The Five Elements of Flawless Customer Experience

Providing a flawless customer experience is the ultimate goal for any business.

There’s a lot that goes into creating a customer experience that keeps your clients coming back for more. In fact, there’s so much involved that it can almost seem overwhelming.

However, providing a flawless customer experience becomes much easier when you approach the task through these five distinct elements:

Time
Understanding
Ownership of Emotions
The Unexpected
Follow-Through

Time

When it comes to your customers’ satisfaction, time is essential. Think of how a great experience at a new restaurant quickly sours if you’re left waiting for your food to arrive. Think of how your excitement over a great department store sale turns into frustration as you stand in line for what seems like hours.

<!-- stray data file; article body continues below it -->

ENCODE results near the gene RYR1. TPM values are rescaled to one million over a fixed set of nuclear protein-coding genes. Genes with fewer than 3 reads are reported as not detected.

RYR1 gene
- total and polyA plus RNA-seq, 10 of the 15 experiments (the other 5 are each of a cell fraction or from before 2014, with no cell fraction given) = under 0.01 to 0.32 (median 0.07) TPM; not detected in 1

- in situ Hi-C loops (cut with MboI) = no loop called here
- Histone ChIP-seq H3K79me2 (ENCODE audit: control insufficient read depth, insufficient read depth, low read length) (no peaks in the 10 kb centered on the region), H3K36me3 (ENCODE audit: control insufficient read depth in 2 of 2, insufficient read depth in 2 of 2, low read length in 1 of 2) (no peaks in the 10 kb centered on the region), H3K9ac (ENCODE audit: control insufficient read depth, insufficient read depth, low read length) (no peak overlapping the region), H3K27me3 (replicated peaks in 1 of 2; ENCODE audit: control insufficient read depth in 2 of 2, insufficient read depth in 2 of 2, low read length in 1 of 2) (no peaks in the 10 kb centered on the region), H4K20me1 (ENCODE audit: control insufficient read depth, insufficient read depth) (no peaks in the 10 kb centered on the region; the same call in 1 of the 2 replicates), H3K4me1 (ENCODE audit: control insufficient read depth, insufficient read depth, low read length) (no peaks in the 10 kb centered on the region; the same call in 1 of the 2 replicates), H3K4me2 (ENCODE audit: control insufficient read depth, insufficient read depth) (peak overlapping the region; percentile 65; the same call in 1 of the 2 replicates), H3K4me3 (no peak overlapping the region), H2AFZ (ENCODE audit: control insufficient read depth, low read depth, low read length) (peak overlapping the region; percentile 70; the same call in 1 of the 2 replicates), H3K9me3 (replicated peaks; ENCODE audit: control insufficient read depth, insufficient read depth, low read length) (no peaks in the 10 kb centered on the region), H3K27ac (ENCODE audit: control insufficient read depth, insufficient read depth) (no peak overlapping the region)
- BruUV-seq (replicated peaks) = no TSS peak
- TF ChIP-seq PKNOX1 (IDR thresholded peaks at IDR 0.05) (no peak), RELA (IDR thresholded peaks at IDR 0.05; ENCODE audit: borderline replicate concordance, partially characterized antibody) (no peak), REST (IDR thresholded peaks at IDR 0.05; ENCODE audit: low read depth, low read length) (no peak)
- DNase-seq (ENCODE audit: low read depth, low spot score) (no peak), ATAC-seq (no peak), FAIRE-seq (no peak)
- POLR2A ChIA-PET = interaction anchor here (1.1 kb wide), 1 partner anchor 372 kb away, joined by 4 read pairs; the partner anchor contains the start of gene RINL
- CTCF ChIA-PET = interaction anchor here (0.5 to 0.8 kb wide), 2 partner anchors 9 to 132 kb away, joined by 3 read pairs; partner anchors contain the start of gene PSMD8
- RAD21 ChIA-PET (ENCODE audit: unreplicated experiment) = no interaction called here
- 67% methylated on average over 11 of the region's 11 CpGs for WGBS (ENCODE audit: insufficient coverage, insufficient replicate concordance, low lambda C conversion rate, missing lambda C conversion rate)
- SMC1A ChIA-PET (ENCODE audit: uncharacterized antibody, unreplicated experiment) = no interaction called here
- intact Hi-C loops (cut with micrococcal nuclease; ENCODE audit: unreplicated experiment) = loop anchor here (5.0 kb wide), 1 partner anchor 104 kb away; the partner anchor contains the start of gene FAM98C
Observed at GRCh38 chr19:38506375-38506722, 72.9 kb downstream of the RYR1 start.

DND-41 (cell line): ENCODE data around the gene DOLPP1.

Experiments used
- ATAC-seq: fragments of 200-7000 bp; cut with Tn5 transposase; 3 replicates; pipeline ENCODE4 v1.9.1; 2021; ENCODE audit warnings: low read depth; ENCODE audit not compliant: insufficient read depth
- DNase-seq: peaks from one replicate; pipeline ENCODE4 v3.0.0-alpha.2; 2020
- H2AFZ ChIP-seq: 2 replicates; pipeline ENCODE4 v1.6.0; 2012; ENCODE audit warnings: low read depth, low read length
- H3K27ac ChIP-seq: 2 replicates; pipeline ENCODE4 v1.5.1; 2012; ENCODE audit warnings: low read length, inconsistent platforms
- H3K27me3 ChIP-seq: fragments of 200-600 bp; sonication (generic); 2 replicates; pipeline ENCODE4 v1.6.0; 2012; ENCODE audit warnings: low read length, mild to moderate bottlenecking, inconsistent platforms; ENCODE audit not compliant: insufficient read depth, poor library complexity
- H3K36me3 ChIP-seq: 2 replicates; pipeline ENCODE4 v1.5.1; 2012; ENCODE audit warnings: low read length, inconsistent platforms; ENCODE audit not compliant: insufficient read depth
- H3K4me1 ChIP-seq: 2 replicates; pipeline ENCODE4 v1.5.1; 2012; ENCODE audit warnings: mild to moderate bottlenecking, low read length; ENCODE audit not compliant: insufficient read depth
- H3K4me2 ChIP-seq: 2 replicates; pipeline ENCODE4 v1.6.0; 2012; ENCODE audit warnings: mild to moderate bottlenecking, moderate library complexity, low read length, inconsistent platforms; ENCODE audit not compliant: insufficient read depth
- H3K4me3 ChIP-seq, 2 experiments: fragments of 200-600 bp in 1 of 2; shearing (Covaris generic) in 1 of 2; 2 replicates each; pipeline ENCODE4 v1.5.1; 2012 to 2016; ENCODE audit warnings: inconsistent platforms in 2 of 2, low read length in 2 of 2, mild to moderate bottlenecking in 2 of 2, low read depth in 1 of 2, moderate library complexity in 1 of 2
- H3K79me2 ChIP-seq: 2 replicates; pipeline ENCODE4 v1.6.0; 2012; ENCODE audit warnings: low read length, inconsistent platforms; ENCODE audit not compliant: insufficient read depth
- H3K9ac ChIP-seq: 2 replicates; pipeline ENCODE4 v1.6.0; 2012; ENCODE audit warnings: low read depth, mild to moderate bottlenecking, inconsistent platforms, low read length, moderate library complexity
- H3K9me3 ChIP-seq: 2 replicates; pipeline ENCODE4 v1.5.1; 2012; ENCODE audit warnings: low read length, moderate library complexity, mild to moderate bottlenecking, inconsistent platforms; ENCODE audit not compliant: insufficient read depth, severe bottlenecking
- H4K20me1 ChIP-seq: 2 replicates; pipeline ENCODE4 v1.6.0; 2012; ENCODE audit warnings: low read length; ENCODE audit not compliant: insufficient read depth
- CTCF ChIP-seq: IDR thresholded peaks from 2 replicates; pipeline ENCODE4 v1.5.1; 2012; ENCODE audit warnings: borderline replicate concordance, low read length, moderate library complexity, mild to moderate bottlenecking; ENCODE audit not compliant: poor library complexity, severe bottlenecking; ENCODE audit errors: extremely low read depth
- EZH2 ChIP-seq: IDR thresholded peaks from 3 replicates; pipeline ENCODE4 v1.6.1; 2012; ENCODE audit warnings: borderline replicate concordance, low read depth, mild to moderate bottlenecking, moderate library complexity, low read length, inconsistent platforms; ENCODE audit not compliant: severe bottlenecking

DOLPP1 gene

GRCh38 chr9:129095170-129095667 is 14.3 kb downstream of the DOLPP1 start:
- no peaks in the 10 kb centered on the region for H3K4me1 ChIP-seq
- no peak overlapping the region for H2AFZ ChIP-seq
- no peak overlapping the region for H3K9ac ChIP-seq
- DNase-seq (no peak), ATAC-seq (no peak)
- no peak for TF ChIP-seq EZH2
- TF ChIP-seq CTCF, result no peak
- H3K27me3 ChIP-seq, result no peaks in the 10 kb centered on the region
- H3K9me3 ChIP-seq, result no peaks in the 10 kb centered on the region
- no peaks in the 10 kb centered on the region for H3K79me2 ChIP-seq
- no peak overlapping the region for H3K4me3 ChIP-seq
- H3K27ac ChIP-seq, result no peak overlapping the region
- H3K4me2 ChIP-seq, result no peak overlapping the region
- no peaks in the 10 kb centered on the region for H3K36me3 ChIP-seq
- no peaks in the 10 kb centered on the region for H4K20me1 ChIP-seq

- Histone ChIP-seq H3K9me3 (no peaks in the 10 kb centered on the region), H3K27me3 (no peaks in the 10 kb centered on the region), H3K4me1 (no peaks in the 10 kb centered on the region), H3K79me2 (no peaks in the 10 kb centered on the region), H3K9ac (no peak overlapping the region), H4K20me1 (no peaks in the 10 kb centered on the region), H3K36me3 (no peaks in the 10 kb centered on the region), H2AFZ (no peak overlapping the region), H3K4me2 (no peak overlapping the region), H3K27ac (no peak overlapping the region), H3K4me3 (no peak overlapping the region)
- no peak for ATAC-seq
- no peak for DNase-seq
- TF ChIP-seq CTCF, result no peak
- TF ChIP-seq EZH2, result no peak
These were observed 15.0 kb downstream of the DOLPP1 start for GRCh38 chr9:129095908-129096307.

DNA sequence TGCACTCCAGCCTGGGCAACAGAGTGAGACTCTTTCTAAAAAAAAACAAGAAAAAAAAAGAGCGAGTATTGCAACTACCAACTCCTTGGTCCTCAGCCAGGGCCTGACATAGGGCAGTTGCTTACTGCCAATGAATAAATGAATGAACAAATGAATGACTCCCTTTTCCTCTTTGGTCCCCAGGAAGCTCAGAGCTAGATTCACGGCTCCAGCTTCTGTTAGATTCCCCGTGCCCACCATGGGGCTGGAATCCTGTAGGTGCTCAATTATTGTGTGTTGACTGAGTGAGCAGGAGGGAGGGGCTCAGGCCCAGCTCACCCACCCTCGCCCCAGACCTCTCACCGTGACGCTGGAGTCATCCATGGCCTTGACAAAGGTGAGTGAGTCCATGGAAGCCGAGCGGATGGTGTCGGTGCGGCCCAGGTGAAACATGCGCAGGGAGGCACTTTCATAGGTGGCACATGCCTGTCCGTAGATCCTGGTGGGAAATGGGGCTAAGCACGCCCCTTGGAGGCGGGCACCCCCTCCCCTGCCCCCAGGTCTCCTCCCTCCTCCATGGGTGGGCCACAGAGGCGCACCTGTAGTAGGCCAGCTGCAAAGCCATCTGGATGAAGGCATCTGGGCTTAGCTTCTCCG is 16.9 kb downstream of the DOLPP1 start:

Time is your most valuable resource and it is up to you to make sure you’re using your customers’ time wisely.

This is why restaurants have comfortable waiting areas with drinks and appetizers, or why airports have lounges with restaurants, shops, and even bars.

If your customers are being forced to wait for a service, make them feel as if their time spent is not wasted. The more positive drivers you offer customers, the less likely they are to grow dissatisfied with their experience.

Think of how you can implement this in your own business. Are there places where you can help fill customers’ time? Are there places where technology can be used to cut down on the time it takes to complete a task? Remember, it’s the customers’ time that should be valued, not your own.